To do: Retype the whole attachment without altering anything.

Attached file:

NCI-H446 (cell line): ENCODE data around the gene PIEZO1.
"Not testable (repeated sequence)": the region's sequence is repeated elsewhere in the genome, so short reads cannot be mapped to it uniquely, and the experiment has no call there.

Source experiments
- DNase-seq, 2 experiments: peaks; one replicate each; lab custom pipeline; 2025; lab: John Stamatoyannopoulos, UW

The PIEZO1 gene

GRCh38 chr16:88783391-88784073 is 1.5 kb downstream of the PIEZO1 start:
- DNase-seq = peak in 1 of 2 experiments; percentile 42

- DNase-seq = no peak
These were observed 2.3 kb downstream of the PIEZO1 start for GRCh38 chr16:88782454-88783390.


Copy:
NCI-H446 (cell line): ENCODE data around the gene PIEZO1.
"Not testable (repeated sequence)": the region's sequence is repeated elsewhere in the genome, so short reads cannot be mapped to it uniquely, and the experiment has no call there.

Source experiments
- DNase-seq, 2 experiments: peaks; one replicate each; lab custom pipeline; 2025; lab: John Stamatoyannopoulos, UW

The PIEZO1 gene

GRCh38 chr16:88783391-88784073 is 1.5 kb downstream of the PIEZO1 start:
- DNase-seq = peak in 1 of 2 experiments; percentile 42

- DNase-seq = no peak
These were observed 2.3 kb downstream of the PIEZO1 start for GRCh38 chr16:88782454-88783390.